SEPT 22, 2016 - Historically cognitive engineering has been used in a large breadth of domains (aviation, medicine, automobiles). Now, international law and autonomous weapons can be added to the list. Marc Canellas and Rachel Haga, two researchers in the CEC, have published an article in the IEEE Technology and Society Magazine (requires IEEE Xplore) showing how cognitive engineering can be used to develop effective technical regulations of autonomous weapons systems (AWS).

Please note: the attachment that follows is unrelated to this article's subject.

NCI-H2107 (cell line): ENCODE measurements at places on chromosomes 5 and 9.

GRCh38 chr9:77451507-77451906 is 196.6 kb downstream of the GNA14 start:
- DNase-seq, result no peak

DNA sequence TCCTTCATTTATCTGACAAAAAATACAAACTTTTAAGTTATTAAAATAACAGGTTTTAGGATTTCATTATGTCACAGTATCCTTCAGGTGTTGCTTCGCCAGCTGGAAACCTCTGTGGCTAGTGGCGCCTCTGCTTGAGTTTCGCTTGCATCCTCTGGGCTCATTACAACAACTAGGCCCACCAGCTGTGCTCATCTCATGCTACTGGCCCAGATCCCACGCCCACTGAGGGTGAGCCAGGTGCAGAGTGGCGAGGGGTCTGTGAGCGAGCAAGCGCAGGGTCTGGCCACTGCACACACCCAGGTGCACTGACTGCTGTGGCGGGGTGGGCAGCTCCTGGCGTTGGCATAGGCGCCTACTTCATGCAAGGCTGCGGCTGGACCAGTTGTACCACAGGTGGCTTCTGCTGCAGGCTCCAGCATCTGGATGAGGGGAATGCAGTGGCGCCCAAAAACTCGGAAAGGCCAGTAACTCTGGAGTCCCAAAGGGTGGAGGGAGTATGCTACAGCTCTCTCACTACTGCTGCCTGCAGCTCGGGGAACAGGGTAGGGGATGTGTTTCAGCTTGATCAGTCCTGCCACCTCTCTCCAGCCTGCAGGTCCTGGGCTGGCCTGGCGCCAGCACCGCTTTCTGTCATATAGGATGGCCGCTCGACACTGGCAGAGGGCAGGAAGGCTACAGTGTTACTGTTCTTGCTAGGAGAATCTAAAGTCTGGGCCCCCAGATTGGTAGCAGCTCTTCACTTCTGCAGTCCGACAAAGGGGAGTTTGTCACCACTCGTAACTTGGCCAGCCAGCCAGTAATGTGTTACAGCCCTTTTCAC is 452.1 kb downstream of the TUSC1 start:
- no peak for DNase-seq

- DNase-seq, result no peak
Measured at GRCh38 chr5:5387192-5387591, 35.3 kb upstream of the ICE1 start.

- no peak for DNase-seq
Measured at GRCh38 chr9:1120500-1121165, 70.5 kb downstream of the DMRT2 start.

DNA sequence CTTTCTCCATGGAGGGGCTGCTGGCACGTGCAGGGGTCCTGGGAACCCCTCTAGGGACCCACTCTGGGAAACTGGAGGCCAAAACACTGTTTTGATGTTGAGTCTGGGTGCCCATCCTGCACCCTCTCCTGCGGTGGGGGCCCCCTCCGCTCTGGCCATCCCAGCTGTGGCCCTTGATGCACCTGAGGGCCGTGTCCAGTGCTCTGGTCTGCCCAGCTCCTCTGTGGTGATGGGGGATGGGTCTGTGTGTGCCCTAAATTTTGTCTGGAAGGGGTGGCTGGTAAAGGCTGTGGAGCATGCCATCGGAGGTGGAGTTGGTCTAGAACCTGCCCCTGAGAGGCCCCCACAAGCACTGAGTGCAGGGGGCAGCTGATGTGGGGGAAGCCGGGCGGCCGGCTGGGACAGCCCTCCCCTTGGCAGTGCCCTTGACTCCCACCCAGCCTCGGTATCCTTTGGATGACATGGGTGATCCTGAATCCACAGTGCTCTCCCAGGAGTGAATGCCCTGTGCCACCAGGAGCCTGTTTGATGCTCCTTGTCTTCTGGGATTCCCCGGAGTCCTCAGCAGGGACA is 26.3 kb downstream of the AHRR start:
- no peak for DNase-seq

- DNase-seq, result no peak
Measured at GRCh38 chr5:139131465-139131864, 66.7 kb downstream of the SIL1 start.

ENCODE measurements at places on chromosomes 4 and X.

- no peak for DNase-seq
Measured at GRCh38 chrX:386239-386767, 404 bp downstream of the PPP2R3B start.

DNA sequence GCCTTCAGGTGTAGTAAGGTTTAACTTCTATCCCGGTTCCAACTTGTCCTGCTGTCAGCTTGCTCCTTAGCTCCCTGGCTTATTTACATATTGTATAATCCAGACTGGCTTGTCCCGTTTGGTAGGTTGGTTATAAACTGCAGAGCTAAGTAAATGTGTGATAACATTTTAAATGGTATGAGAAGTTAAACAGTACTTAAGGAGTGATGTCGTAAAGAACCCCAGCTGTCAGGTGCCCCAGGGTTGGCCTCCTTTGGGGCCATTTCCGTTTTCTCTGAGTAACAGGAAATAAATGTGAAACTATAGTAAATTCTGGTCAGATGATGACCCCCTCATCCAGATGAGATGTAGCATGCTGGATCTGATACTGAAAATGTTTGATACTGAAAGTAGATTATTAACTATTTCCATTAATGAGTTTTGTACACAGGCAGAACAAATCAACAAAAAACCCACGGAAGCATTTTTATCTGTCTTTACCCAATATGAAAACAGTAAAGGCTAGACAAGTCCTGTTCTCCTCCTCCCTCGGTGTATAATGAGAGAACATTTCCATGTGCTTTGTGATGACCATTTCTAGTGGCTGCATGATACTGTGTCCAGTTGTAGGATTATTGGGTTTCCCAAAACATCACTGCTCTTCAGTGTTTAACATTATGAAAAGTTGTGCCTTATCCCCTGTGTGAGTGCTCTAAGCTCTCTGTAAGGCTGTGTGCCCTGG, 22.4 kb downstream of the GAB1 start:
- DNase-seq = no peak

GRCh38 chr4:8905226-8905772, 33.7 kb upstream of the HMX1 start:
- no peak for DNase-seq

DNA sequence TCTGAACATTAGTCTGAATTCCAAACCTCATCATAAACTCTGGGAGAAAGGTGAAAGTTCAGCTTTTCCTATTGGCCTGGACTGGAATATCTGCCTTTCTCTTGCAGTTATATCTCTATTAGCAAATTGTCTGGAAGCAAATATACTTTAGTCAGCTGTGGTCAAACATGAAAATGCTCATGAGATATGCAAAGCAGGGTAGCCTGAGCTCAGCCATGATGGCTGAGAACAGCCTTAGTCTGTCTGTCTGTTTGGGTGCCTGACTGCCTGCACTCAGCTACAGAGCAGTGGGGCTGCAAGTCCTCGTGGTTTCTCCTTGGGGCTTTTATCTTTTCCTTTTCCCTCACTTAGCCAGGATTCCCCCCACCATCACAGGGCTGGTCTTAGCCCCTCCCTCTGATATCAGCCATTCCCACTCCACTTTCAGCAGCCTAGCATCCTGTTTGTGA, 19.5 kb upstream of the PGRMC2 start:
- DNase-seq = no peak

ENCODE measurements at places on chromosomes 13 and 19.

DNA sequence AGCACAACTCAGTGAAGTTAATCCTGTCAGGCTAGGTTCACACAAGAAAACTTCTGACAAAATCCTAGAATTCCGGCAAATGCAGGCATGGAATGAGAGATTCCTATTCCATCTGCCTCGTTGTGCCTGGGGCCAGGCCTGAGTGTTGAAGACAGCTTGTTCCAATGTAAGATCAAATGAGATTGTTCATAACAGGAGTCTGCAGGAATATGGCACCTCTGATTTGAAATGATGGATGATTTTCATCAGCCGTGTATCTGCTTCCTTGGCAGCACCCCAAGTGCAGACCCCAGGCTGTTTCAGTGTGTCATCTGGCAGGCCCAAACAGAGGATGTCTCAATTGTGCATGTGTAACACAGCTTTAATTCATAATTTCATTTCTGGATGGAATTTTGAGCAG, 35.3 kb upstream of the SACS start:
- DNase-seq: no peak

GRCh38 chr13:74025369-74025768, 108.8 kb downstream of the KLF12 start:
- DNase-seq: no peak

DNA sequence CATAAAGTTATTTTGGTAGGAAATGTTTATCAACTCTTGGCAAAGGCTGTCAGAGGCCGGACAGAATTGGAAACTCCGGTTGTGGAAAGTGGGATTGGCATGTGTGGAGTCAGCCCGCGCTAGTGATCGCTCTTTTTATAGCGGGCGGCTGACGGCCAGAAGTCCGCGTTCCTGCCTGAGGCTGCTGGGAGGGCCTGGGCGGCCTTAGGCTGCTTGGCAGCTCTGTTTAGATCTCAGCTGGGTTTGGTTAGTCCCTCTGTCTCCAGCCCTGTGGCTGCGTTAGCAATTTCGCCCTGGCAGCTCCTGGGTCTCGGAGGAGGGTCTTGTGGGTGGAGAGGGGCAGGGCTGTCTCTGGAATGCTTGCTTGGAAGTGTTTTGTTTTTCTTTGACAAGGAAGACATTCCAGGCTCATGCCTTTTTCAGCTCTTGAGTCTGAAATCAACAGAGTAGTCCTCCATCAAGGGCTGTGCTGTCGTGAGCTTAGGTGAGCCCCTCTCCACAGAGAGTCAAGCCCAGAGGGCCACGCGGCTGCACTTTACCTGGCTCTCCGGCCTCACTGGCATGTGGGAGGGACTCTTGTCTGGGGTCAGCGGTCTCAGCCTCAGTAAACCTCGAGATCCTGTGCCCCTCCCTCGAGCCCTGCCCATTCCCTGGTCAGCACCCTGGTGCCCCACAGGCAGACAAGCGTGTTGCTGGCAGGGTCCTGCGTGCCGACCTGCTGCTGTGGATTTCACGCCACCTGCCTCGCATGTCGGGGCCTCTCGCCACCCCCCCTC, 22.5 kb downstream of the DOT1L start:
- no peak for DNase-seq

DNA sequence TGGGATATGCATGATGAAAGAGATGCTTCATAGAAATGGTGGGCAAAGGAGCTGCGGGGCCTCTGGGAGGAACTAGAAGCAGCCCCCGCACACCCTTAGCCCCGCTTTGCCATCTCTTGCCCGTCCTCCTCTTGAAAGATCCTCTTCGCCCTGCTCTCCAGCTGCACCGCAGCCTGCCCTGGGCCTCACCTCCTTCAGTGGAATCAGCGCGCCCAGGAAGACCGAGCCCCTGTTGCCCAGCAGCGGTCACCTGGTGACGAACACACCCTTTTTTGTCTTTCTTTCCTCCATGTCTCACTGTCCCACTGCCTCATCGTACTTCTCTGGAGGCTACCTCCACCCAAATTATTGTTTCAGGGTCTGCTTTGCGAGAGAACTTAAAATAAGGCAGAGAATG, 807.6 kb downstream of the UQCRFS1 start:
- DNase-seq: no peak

Abstract: "Autonomous weapons systems (AWS) sit at the intersection of novel automation capable of making decisions without humans and established lethal weapons. Their development has reached the highest level of consideration for international regulation, the United Nations (UN). Despite multiple UN Meetings of Experts from 2014-2016, there has been little progress the four key issues: 1) how to define autonomy, 2) the amount or quality of human control necessary for lawful use of AWS, 3) how to establish an accountability framework for AWS, and 4) how to review and certify permissible AWS. We propose that the discipline of cognitive systems engineering can be the unifying, technical language for developing effective regulations of AWS. Cognitive systems engineering research has developed standards and techniques for modeling and measuring the performance of complex, sociotechnical, and safety-critical systems like AWS. We show that cognitive systems engineering research can be leveraged to identify the sources of conflict and locations of consensus at the UN, and make meaningful progress on the four key issues."